A new element of the project was revealed during the open houses: an indoor/ outdoor community center called Redwood City Commons. The community center’s exact use is still being determined, but the company used the open houses to seek public feedback on what they would like to see the space used for. Ideas proposed for the community center included a meeting space for nonprofits, educational exhibitions, an amphitheater, food trucks or a café.

Jay Paul continues to discuss its changes with the community and learn about what the Redwood Commons can offer.

Marine nonprofit gets a permit – and its beach back

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A marine educational nonprofit in Redwood City that had been struggling for years for permission to restore a beach so people can get to the water has received the final necessary permit – and more than 600 tons of sand.

The Marine Science Institute, which gives kids a chance to learn about the local bay environment, had had a $50,000 grant to repair the eroding beach but couldn’t proceed without a long-sought permit from the San Francisco Bay Conservation and Development Commission. The permit finally arrived in an email a few weeks ago, clearing the way for the delivery by barge late Monday of aggregate sand for 115 feet of freshened beach.

“I felt like opening a bottle of champagne last night,” Marilou Seiff, MSI’s executive director said, as she watched a large materials handler shaping the imported sand into a smooth surface Tuesday morning.

Why it took so long to get a permit from BCDC is a matter of debate.  Brad McCrea, the agency’s regulatory director, contends that “lines of communication” between the two parties weren’t as open as they could have been. The best projects, he said, happen when everyone works collaboratively, but MSI resisted hiring a technical consultant with the right kind of coastal expertise.

“The good news is this is all behind us and the beach is open,” McCrea said late Tuesday. “We’re thrilled.”

Before the restoration, MSI’s oyster-shell beach had eroded so badly that people had to step over riprap, chunks of cement and a drop-off to get to the water, according to Jesús Jimenez, MSI’s aquarist and facilities engineer. “Now we have a nice gentle slope down to the waterline. It’s going to mean a huge difference both to kids that come out here every single day and to countless boaters who use the facility.”

Founded in 1970, the Marine Science Institute puts children and older students in direct physical contact with the bay, with instruction on land, the shore and on the water. MSI educates roughly 50,000 students and adults annually through its programs.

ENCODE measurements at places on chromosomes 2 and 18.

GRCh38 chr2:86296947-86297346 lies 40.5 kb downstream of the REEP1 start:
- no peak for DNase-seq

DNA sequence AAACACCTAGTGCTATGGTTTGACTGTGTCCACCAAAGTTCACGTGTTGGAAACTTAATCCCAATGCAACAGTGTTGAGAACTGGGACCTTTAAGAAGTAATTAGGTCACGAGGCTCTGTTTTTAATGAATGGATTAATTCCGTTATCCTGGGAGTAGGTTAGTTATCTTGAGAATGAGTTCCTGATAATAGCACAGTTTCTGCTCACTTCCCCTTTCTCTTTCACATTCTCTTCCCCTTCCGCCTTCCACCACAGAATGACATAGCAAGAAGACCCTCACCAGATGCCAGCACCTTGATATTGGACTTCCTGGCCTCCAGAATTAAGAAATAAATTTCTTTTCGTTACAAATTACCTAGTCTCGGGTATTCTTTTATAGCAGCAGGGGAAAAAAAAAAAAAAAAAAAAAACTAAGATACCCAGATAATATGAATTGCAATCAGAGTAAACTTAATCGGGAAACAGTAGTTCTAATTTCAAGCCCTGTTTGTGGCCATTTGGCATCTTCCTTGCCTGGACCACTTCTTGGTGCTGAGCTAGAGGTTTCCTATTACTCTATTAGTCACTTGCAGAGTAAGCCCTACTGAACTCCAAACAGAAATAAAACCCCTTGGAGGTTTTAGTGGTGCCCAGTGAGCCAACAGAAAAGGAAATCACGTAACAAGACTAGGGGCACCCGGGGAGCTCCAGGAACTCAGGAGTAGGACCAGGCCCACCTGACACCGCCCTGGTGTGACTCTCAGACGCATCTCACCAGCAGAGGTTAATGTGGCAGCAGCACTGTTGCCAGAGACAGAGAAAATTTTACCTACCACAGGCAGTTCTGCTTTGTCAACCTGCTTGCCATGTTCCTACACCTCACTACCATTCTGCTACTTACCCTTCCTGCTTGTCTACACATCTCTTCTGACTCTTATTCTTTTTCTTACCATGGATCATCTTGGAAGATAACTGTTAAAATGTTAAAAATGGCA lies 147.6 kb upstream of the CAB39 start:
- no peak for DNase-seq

Seiff said MSI staff had assumed since it was an historic beach, getting needed approvals to restore it would just take a couple of weeks. It turned out to be closer to six years and required okays from a half dozen state and federal agencies.

Most were “really easy to work with,” she said. MSI had some issues with the U.S. Army Corps of Engineers, but BCDC kept asking for more and more information, Seiff said, including a study that examined the impact of a 100-year flood or rising sea levels.

A coastal engineer MSI consulted estimated that such a study could cost about $20,000 to $25,000 and still not answer BCDC’s questions. “Erosion happens,” she said.  “It’s just a part of coastal communities. It’s just part of nature.”

Meanwhile, the beach was becoming almost unusable. At a BCDC board meeting in December, MSI board chair Andrea Aust put in an appeal to “expedite” the approval of the beach repair that the organization had been working on for five years. Aust told the commissioners that doing the work while school was out would be the ideal time. MSI was also worried about a requirement of the $50,000 grant that the money be spent by Dec. 31. Though the deadline passed, Seiff said MSI was able to get it extended.

BCDC finally agreed to drop the requirement for the erosion study, Seiff said, but insisted that a civil engineer sign off on MSI’s beach restoration plans. An engineer provided the sign-off on a pro bono basis, she said.

The BCDC’s McCrea said the beach project was a simple one and if MSI had gotten a civil engineer earlier, delays could have been avoided. When working along the shoreline in an erosion-prone environment, requiring an engineer who has been involved in coastal processes is “a reasonable requirement.”

McCrea said the engineer who MSI brought in pointed out ways to reduce erosion from nearby boats. BCDC wanted to ensure that the beach is “safe and that it persists and is long-lasting,” he said. He and other BCDC staff reached out to MSI by phone and email early this year with offers of assistance to get the permit issues resolved.

Seiff said staff turnover and manpower shortages, contributed to the lengthy approval process at various agencies. The office of U.S. Rep. Jackie Speier (D-Hillsborough) was “wonderful” in helping with logjams at both the Army Corps of Engineers and BCDC, Seiff said, but what finally seemed to get things moving at the latter agency was media coverage.

“That was when they started working with us,” Seiff said. MSI hopes to acquire more land to extend its beach access and considers the just-completed project “a pilot.”